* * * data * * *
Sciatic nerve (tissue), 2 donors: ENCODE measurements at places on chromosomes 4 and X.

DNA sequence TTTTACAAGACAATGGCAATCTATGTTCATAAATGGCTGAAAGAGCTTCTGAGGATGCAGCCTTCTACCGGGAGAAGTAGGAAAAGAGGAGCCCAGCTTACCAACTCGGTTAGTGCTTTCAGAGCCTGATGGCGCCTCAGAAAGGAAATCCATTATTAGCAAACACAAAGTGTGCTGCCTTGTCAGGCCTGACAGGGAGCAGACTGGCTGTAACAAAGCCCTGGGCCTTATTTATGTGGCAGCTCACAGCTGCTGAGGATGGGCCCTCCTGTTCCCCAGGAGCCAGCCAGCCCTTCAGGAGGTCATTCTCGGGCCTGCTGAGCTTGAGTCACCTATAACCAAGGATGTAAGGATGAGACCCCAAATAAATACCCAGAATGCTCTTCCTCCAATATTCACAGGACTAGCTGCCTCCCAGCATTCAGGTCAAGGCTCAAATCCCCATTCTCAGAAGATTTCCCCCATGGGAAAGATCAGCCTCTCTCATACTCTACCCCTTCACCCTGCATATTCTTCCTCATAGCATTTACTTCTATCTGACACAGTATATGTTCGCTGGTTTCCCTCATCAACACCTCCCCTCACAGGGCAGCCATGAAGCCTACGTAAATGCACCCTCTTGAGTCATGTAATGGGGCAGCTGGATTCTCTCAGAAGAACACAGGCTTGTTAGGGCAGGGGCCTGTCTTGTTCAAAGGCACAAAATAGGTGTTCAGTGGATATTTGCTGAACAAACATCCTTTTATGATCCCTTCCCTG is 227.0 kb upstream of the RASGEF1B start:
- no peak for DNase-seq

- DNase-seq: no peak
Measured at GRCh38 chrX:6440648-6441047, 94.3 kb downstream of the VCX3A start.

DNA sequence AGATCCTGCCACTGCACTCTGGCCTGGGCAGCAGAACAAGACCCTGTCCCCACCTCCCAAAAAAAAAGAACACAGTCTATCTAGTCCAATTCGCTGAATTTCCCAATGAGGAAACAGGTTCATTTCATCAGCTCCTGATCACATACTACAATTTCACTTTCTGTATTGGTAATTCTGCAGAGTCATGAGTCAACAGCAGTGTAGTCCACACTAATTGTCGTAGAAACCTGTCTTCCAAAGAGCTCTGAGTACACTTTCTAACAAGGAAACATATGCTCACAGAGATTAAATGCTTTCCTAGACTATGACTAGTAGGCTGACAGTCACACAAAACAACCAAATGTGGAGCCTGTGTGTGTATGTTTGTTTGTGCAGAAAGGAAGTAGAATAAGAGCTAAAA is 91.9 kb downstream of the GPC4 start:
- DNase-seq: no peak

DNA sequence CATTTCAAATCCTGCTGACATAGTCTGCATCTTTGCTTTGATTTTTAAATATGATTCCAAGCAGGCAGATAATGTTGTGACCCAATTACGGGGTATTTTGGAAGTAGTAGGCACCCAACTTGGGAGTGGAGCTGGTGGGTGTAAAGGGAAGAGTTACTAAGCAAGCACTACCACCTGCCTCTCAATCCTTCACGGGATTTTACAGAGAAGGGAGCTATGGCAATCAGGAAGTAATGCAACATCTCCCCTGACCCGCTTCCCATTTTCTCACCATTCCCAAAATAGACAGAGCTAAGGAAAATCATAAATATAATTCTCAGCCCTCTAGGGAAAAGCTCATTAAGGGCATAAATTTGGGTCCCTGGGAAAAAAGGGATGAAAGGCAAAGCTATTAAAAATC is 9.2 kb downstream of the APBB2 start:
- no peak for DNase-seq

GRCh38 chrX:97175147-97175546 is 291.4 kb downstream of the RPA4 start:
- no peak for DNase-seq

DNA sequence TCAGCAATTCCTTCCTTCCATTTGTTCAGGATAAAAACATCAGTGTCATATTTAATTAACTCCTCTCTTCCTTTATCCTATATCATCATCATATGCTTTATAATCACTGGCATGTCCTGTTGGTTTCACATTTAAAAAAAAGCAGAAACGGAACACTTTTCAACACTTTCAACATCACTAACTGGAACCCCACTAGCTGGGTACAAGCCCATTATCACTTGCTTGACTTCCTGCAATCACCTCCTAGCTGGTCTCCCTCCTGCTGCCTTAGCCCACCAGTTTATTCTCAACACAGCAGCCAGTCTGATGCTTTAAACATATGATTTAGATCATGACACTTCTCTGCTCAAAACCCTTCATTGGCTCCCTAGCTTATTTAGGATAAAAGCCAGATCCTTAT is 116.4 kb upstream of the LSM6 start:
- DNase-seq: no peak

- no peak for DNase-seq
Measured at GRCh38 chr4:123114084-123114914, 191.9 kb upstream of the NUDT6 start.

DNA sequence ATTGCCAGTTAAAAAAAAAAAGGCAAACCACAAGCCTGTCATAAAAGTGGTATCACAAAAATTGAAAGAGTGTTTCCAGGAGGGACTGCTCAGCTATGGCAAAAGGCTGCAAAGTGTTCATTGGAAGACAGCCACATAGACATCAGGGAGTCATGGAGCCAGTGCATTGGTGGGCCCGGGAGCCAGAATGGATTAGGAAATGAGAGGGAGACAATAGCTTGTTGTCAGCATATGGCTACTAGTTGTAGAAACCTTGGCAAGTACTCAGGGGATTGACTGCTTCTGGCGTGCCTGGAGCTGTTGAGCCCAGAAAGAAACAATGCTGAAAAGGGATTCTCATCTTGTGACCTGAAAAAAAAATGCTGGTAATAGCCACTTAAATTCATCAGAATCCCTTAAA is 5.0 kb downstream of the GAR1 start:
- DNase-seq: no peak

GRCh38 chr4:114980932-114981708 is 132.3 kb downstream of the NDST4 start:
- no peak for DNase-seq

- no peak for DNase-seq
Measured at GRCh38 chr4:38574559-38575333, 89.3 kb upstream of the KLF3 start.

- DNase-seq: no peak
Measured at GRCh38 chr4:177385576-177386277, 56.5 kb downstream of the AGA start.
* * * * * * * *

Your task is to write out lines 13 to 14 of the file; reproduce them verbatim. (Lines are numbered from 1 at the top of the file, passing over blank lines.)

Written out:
- DNase-seq: no peak

- no peak for DNase-seq